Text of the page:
Families with children 12 years and younger
In 2013, the median income of families with children 12 years and younger was $52,090 . This means that for half of Toronto's 229,990 families with young children, their family income is above $52,090 and for the other half of this population their income is below $52,090. The median income of families with young children was $10,520 less than the median of $62,610 for all Toronto families.
Twenty-three percent of children 12 years and younger live in a single parent family. Single parent families often face greater economic challenges since they are reliant on only one income. The chart below shows that in Toronto the 2013 average after-tax income of single parent families with young children was $34,530 which is significantly lower than couple families at $92,320.
Income of families with children 12 years and younger
||Median After tax income
||Average after tax income
Median Income: While the median income In 2013 for families with children 12 years and younger was $52,090, when grouped by census tract geography, the median family income ranges from a low of $26,610 to a high of $264,880. This is displayed on the map - Median Incomes of Toronto families with children 12 years and younger.
Average income: While the average income in 2013 for families with children 12 years and younger was $77,860, when grouped by census tract geography, the average family income ranges from a low of $29,830 to a high of $435,580. This is displayed on the map - Average incomes of Toronto families with children 12 years and younger.
When family incomes are compared to the basic expenses for a hypothetical young family of four at $65,870.55* , it is clear that many families are not able to afford the basics.
The following chart shows a count of families falling into each $20,000 income grouping.
Income levels, two parents versus single parents
Using the same income groupings, the chart below makes it clear that single parent families are more likely to have low incomes than two parent families.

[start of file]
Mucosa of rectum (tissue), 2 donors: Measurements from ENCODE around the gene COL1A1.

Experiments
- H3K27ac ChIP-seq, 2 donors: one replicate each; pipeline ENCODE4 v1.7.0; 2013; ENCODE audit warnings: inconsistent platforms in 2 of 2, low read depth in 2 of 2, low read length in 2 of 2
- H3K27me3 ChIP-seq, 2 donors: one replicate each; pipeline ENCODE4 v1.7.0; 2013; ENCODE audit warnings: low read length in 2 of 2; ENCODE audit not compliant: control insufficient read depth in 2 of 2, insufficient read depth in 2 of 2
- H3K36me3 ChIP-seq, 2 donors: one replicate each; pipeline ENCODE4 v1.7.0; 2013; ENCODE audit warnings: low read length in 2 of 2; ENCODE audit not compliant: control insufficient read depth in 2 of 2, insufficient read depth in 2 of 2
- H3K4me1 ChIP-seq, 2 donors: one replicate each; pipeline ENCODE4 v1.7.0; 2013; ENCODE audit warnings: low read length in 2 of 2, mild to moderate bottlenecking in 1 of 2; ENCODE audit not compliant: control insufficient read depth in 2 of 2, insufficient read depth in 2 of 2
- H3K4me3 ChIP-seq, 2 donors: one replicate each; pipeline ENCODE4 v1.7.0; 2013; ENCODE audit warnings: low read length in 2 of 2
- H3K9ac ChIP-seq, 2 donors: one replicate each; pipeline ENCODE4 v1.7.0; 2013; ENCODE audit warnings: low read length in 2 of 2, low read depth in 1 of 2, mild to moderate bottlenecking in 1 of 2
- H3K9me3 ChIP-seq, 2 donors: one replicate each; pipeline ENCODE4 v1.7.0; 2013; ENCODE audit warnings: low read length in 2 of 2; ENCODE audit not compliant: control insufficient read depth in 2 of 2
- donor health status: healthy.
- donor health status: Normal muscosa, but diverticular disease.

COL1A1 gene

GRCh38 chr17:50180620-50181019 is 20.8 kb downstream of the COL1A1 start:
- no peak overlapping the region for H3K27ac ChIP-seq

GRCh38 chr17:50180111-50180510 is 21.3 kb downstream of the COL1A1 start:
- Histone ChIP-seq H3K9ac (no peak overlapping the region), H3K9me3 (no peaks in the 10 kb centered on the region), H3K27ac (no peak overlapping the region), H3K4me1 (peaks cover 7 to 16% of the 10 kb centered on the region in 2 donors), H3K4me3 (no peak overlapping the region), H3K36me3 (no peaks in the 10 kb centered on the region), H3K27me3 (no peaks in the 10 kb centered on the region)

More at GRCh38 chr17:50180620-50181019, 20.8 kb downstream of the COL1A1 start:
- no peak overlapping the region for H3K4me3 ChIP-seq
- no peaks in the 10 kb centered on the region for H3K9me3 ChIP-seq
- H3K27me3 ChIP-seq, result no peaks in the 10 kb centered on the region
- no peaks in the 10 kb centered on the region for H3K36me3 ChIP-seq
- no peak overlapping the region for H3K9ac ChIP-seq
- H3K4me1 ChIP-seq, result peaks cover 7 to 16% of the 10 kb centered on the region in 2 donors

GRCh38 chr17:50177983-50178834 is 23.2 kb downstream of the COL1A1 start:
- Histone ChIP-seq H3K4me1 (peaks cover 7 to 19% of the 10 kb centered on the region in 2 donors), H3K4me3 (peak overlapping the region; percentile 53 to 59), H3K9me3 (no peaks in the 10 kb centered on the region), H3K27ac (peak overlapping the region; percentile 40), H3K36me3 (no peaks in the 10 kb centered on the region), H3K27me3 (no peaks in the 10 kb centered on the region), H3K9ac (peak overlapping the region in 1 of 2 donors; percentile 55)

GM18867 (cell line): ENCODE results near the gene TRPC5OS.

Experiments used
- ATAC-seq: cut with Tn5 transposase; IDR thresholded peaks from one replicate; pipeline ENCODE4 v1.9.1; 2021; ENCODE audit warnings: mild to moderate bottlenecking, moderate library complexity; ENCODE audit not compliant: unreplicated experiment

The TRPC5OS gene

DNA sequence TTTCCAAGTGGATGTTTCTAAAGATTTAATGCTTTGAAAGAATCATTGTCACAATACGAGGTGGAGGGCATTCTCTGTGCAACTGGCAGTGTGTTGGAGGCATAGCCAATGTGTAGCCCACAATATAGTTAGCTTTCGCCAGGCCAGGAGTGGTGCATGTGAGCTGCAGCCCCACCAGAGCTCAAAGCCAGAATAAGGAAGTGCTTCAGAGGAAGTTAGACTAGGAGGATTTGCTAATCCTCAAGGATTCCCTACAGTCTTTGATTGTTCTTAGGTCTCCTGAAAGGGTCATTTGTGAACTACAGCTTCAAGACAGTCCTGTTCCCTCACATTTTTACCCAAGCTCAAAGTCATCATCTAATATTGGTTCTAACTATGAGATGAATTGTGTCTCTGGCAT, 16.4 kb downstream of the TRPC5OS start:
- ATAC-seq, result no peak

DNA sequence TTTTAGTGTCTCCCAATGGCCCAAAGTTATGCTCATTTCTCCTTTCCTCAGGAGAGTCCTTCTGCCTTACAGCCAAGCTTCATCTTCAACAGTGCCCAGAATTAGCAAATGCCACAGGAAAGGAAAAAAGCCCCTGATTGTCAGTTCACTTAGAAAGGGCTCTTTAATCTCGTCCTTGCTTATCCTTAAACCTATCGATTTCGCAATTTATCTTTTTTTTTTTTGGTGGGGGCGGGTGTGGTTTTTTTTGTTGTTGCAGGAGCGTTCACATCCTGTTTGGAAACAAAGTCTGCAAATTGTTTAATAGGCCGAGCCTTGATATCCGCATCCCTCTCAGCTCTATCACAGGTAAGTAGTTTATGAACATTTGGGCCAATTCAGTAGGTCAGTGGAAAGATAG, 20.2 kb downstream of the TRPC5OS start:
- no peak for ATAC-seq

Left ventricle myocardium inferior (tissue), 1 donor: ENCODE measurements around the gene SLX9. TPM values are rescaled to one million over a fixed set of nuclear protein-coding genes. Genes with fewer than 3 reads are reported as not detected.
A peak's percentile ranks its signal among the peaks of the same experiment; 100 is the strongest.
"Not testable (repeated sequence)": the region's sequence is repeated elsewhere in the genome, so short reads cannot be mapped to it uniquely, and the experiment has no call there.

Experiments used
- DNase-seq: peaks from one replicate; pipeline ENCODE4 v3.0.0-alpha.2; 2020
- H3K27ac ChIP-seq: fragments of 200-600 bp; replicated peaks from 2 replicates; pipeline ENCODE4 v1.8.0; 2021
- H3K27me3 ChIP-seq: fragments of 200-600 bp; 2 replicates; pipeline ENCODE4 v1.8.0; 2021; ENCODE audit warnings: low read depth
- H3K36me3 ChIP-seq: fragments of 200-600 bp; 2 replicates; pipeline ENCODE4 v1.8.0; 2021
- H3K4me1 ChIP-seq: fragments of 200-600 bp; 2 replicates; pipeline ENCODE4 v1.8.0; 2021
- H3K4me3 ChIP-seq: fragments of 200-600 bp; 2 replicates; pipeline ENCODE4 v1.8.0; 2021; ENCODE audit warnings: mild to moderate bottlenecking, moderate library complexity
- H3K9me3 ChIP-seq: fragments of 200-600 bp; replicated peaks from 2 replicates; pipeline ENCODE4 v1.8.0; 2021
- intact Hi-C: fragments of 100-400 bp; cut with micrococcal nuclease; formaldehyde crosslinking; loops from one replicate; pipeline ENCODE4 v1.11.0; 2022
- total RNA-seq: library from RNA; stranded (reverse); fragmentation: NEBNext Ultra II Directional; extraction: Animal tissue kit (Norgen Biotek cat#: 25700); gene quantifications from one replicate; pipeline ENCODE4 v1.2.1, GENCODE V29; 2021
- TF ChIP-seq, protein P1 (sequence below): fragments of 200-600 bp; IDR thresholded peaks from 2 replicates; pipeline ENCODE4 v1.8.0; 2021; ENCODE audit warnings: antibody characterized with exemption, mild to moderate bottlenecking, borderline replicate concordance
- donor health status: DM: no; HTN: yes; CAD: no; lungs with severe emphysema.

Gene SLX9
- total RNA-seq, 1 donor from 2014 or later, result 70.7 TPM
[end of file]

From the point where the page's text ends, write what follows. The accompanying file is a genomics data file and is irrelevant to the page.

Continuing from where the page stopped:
Families receiving Social Assistance
In 2015, Toronto Employment and Social Services reported 21,585 families with 33,787 children (12 years and younger) were receiving social assistance . Seventy-seven percent of these families receiving social assistance are lone-parents.
The following chart shows the breakdown of the TESS caseload by family type. In 2015, the number of single parent families make up 27% of the total Social Services caseload.
Toronto's communities are difficult to define because they are constantly evolving as residents, businesses and services move in and out. Ask any Torontonian, and they will have a different definition of what they consider to be their community.
For government purposes, the City is divided into 44 wards, 140 neighbourhoods and 572 census tracts. Summarizing data at any one of these geographies can help to understand similarities and differences across Toronto.
Interactive map of services for children and families
A variety of services and programs are available to Toronto families that can help improve their well-being and quality of life.
Learn more about the services, programs and the unique characteristics of the child population in Toronto's local communities by using our interactive map. On the map you can add or remove the following information:
- Programs and Services including:
Census tract boundaries with details about:
- Child care centres
- Before / after school programs
- Child and family programs
- Public library branches
- Publicly funded elementary schools
Neighbourhood boundaries with details about:
City ward boundaries
- child population from the 2011 Census 
- average and median family income from the 2013 T1 Family File